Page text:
At the intersection of technology, finance and the Pacific Rim.

Saturday, February 27, 2010

For our class session today, where the topic is innovation and business models.

Thursday, February 25, 2010

Google and Cisco

Google announced a couple of weeks ago that they intended to experiment and deploy a 1GB network in the US for connecting up to 500k households. See the Google blog site for details.

So who is scared? One industry pundit writes:

Regardless, the carriers are scared. Just like they were scared when Google said that it would start investing in wireless broadband by participating in wireless spectrum auctions. Earlier today we held our most recent Bunker Series Event where we discussed the broadband buildout ( GigaOM Pro, sub req’d), and I was pretty explicit in making the point that Google Fiber is a good thing, because incumbent carriers have been dragging their feet for too long.

And who is the Winner in this? The FT writes:

Cisco Systems is developing an ultra-high-speed system for internet access in partnership with a number of US service providers, according to people close to the company.

The move by the US telecommunications equipment maker comes just weeks after Google promised it would build an ultra-high-speed fibre-optic system . The Federal Communications Commission, the US media regulator, is preparing to unveil its national broadband strategy next month. Unlike Google, Cisco’s move does not appear to conflict with existing broadband network operators.

Wednesday, February 24, 2010

Walmart and Online Video

Reuters reports that Walmart, the world's largest retailer, has purchased a video online site. they report:

"Wal-Mart Stores Inc will buy the fledgling Vudu online movie on-demand service, in a deal expected to close within weeks and pit the world's largest retailer against the likes of Netflix Inc.

Wal-Mart hopes to combine Vudu's technology with its own scale and expertise to get into a burgeoning market staked out by Netflix and other digital movie distributors, as viewers migrate to the Internet away from traditional movie rentals."

So what do you think they are thinking in Bentonville? How does online video sales mesh with the physical retail world?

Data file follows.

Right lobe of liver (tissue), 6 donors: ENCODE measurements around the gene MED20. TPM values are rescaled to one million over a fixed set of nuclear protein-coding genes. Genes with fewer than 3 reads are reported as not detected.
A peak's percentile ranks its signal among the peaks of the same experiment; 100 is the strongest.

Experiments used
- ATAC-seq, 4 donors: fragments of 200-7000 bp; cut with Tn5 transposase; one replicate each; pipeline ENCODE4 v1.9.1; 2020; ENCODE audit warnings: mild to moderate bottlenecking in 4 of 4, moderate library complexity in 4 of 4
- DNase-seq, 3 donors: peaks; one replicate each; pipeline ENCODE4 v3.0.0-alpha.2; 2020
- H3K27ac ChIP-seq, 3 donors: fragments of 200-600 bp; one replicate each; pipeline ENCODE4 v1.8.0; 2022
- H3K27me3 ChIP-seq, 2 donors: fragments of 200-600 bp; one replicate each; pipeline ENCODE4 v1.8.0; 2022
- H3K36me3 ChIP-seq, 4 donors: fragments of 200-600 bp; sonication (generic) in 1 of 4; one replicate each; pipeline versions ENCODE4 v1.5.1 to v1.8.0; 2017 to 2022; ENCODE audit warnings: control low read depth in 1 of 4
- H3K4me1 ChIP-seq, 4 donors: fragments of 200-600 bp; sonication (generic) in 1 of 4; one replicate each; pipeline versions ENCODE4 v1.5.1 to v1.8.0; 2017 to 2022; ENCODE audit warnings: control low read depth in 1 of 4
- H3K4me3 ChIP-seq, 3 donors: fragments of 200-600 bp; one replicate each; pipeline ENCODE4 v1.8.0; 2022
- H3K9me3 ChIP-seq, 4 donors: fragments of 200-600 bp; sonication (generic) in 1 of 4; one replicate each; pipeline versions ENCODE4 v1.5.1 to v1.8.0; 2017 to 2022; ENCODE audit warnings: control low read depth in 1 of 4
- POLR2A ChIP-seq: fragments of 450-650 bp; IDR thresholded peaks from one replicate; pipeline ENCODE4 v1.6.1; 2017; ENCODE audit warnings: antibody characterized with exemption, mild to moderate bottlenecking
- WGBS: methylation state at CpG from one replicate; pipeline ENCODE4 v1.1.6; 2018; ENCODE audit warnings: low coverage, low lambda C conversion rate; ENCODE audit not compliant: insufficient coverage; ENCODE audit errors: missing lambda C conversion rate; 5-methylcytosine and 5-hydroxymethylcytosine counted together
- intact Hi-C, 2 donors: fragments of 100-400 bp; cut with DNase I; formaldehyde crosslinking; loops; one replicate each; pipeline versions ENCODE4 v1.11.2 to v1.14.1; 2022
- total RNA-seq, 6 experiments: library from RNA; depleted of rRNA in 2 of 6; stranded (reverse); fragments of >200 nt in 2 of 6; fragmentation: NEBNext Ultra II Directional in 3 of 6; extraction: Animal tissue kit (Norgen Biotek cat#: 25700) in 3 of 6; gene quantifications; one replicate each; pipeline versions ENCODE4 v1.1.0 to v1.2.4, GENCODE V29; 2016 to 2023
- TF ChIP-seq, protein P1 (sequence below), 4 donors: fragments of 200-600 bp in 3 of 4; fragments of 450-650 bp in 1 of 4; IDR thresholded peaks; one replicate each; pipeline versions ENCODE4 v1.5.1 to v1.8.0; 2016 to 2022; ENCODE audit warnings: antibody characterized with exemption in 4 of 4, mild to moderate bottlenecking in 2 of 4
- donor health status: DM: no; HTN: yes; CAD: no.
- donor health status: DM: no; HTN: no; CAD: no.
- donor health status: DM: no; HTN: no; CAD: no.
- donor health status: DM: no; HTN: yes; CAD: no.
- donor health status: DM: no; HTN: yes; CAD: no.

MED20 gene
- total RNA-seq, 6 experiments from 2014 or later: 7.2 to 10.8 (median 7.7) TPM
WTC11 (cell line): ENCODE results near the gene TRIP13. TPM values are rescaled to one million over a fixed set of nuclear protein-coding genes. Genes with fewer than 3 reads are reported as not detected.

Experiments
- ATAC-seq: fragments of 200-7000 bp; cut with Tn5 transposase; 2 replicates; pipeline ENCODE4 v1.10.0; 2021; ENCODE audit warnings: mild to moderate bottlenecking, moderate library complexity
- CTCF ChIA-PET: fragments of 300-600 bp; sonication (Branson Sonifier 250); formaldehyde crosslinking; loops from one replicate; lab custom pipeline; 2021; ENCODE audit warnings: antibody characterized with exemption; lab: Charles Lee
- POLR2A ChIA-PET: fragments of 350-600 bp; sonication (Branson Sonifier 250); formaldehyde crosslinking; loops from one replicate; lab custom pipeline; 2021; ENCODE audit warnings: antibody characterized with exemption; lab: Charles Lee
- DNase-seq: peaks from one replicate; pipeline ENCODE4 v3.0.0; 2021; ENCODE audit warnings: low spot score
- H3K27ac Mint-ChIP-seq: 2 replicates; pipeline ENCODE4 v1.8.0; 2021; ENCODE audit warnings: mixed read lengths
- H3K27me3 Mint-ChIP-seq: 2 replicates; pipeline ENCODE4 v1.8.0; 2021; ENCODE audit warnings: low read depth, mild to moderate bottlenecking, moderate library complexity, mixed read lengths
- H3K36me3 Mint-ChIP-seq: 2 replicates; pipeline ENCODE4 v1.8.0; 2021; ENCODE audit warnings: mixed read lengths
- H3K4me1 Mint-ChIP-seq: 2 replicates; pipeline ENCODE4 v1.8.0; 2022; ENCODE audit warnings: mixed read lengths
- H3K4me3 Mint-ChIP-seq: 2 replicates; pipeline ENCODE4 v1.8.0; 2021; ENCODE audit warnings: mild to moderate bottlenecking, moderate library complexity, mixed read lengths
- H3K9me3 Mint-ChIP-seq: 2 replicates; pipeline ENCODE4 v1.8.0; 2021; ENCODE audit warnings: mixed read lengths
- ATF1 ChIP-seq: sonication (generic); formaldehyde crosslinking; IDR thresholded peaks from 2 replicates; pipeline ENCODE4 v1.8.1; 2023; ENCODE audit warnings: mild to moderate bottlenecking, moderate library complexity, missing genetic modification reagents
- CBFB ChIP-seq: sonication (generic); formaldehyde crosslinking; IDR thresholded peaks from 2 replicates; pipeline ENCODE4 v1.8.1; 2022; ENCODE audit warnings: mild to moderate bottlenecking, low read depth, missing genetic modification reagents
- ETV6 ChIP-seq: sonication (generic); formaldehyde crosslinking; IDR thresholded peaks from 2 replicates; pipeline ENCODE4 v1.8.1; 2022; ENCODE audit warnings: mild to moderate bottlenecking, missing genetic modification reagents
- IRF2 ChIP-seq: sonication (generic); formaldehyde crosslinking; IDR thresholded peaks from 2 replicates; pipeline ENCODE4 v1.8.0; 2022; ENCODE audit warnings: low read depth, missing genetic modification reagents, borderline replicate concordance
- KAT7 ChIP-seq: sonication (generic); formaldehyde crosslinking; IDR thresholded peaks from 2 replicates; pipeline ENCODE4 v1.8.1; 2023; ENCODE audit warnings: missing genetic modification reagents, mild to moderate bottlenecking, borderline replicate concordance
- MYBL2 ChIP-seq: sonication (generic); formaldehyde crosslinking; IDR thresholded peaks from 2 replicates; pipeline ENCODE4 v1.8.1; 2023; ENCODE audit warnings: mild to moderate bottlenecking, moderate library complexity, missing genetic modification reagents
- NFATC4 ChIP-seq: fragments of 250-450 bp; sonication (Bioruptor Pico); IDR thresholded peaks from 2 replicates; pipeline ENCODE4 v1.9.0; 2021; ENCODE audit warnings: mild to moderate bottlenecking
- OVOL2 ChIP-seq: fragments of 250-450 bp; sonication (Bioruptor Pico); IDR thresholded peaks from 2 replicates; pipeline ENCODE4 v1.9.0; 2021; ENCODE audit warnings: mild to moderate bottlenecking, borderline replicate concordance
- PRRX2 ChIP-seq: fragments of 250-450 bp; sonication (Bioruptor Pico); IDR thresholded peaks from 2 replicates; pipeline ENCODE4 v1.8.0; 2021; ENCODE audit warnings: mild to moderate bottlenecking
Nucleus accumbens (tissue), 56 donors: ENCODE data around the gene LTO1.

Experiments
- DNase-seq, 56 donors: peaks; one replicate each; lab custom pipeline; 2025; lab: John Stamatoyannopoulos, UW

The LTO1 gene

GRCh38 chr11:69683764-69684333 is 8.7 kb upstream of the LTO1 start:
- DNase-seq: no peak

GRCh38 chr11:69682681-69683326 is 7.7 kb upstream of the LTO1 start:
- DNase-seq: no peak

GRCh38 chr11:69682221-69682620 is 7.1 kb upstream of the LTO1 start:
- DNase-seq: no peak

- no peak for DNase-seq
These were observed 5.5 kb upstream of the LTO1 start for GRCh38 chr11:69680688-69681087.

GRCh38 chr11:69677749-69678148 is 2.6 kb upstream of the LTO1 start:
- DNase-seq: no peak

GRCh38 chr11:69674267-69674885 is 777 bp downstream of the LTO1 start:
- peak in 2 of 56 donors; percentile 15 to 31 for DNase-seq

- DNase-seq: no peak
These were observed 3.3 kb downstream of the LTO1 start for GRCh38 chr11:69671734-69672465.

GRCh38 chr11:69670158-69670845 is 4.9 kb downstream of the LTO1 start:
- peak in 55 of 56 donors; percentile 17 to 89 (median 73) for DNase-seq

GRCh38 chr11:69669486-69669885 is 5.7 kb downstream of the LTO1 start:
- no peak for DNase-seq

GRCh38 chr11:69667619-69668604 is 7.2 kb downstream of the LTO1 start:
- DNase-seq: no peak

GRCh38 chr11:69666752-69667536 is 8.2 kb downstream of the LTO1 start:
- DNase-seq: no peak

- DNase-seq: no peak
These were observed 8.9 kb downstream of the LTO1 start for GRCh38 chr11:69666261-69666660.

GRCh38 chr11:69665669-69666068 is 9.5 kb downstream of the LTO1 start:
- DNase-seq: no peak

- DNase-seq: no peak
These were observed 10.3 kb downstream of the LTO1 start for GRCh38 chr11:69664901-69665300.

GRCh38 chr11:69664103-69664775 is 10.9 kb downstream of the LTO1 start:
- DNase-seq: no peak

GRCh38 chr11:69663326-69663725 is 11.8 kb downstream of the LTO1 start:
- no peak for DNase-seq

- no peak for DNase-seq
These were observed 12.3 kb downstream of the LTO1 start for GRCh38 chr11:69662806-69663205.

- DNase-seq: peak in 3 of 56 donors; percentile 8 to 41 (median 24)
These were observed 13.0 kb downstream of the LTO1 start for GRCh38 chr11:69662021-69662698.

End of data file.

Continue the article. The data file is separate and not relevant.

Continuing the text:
Monday, February 22, 2010

Thinking Big

A video on the Bloom Box-one of Silicon Valley's most secretive, but expensive start-ups is here. Can it be true?

Carly Fiorina

As a bookend of the prior post about the new CEO of Xerox (and if you thought it was worthwhile reading), you may want to read the commencement speech of Carly Fiorina, former CEO of HP, given in 2005, just after her highly publicized dismissal. Go to this link.

Sunday, February 21, 2010

This is a lesson about attitude. Ursula Burns recently became CEO of Xerox Corp., a former blue chip company that due to technological change, had become a turn-around story. They are in the middle of the story today--outcome not clear yet. She is unique in that she is the first black woman to become CEO of a Fortune 500 company in the US. So what does it take to stand up and walk to the top of the hill? What set her apart for this highly coveted position? The NY Times did a recent article on her in their Sunday business edition. Some key points are in bold:

In 1989, she was invited to a work-life discussion. Diversity initiatives came up, and somebody asked whether such initiatives lowered hiring standards. Wayland Hicks, a senior Xerox executive running the meeting, patiently explained that that was not true.

“I was stunned,” Ms. Burns recalls. “I actually told him, ‘I was surprised that you gave this assertion any credence.’ “ After the meeting, she revisited the issue with Mr. Hicks, and a few weeks later he asked her to meet with him in his office. She figured that she was about to be reprimanded or fired.

Instead, Mr. Hicks told her she had been right to be concerned but also wrong for handling it so forcefully. Then he told her he wanted to meet regularly with her.

“She was enormously curious,” Mr. Hicks remembers. “She wanted to know why we were doing some things at the time, and she was always prepared in a way that I thought was very refreshing.”

He offered her a job as his executive assistant. It was January 1990, she was 31, and the offer felt like a dead-end. “Why would I ever want to do that?” she answered, assuming that the title meant secretary. The job was much more, of course. She would travel with Mr. Hicks, sit in on important meetings, help get things done.

She accepted, and, Mr. Hicks remembers, they talked a lot about leadership. Mr. Hicks, a vice president overseeing marketing and customer operations, explained the need to manage people in different ways, not to intimidate them, and to make them feel comfortable by listening carefully.

As she absorbed some of these lessons, Ms. Burns continued to speak her mind inside Xerox — particularly on an occasion in mid-1991 when the stakes were unusually high. At the time, Paul A. Allaire, Xerox’s president, held monthly meetings with top managers, and Ms. Burns and other assistants were invited to sit in (but off to the side).

Ms. Burns noticed a pattern. Mr. Allaire would announce, “We have to stop hiring.” But then the company would hire 1,000 people. The next month, same thing. So she raised her hand.

“I’m a little confused, Mr. Allaire,” she said. “If you keep saying, ‘No hiring,’ and we hire 1,000 people every month, who can say ‘No hiring’ and make it actually happen?”